New HIV film tackles stigma faced by teachers in Africa

December 03, 2008

Addressing the discrimination against HIV-positive teachers in Africa is a key aim of a new documentary and accompanying book being launched in Senegal today by the Partnership for Child Development based at Imperial College London.

An estimated 122,000 teachers in sub-Saharan Africa are living with HIV, most of whom have not sought testing and do not know their status. Stigma inhibits teachers from being tested for HIV and many of those who know their status fear the discrimination they might face at home, in their workplace and their community if they declare it, according to the Imperial team.

Women are particularly vulnerable, with some being forced out of their marital home following an HIV diagnosis. Stigma and the fear of discrimination discourages HIV-positive teachers from accessing the care and support they need to stay healthy and keep teaching and is therefore a major obstacle for education in the region.

The new film and book, called "Courage and Hope: African Teachers Living Positively With HIV", tell the stories of fourteen HIV-positive teachers in sub-Saharan Africa. The teachers explain how they discovered their HIV status and discuss how it has affected their lives, including the impact on their relationships with their families, schools and communities.

7000 DVD copies of the film and 1000 books will be handed out this week and thousands more copies will be distributed around the world following the launch. This will include supplying them to teaching organisations so they can be used as part of the teacher training programmes.

One of the teachers featured in the film is Beldina Atieno from Kenya. Beldina explains that she lost her husband, her children and her job when she learned that she was HIV-positive. After she received treatment, Beldina returned to teaching, re-established her home with her children and now works to help others to face similar challenges. Beldina says: "My only challenge is how to get teachers to know their status so that those who are HIV-negative would stay so, and those testing positive could learn to live positively. I have made people realize that testing positive is just starting a new life. The challenges I had before, like being discriminated against, are no more - I have overcome those."

Jemimah Nindo, another teacher from the film, works to address HIV stigma and discrimination among students and staff. She says: "To me, it is an opportunity because the children will learn that my teacher is HIV positive and I know my teacher is not immoral, so this child will grow up with that kind of attitude and it can reduce the stigma."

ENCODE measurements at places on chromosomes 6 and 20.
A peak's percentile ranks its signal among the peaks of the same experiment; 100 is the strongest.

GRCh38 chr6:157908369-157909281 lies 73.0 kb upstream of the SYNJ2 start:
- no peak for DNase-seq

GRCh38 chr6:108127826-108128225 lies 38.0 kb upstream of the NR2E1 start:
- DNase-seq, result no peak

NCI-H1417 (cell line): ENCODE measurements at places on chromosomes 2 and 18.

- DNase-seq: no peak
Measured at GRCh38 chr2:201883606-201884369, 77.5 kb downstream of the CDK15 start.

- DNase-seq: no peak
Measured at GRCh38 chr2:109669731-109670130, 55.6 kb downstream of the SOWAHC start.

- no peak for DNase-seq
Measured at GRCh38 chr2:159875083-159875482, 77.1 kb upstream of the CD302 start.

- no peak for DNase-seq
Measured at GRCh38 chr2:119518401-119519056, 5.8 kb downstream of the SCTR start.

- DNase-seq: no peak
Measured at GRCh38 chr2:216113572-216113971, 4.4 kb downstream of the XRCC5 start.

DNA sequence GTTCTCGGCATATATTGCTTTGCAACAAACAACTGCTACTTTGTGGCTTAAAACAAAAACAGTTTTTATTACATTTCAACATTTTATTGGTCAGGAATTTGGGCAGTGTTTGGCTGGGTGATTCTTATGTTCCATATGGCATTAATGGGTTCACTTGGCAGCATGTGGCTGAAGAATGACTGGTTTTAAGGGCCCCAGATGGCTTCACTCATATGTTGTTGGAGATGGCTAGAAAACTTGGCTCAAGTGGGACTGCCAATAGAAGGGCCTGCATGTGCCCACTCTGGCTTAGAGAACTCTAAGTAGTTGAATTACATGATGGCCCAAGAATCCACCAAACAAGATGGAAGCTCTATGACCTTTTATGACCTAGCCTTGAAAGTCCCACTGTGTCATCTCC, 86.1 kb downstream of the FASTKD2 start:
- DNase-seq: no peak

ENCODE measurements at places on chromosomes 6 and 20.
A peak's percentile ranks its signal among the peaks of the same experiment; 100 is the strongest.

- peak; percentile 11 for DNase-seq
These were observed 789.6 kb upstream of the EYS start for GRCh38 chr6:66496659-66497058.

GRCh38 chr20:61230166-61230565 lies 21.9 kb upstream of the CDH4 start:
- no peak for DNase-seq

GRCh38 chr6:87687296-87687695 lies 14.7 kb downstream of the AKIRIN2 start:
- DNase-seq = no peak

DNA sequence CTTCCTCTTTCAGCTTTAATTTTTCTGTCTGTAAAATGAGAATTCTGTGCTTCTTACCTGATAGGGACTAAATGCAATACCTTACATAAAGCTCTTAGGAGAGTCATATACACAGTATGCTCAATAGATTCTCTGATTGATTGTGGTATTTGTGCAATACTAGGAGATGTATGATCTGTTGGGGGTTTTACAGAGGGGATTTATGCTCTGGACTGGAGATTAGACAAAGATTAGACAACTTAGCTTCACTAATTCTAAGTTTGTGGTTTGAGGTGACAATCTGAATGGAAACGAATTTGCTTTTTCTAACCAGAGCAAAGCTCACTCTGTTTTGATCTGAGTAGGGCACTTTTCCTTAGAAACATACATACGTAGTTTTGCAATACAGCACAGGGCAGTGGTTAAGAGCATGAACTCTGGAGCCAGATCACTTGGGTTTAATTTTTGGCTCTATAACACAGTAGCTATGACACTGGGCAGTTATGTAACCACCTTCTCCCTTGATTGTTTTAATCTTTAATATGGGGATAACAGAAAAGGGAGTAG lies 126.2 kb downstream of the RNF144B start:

The book and film will be launched at the 15th International Conference on AIDS and STIs in Senegal, Africa today by Imperial College London's Partnership for Child Development, the World Bank and UNAIDS. There will be a simultaneous screening at the UNAIDS World AIDS Day Film Festival in Geneva, Switzerland. The book and film are both available in English and French.

Alice Woolnough, one of the Executive Producers of the documentary from the Partnership for Child Development at Imperial College London said: "On an individual level, we hope that this moving documentary will encourage teachers to get tested, so that those who are HIV-positive can access the treatment and care that they need, enabling them to continue with their teaching and live a healthy and fulfilling life. On a wider level, we hope to increase the profile of HIV-positive teachers in the response to HIV, so they can influence policy-makers and give advice from their personal perspective."

Dr Michael Beasley, Acting Director of the Partnership for Child Development at Imperial College London explained: "Sadly, many teachers in Africa feel they can't have an HIV test because of the discrimination they might face from their employers and colleagues, so they remain untreated. This is a huge problem in education - many teachers die because they do not receive treatment. This is a tragedy, not just for them and their families but also for children's education in the region."

Dr Beasley added: "Up to 60% of public sector workers in Africa are teachers. They play an important part in society, acting as role models for adults as well as children. Because of this, teachers can be great at delivering a message to people and help reduce the stigma attached to HIV. A strong and healthy teaching workforce is key to making this a successful endeavour."

Imperial College London

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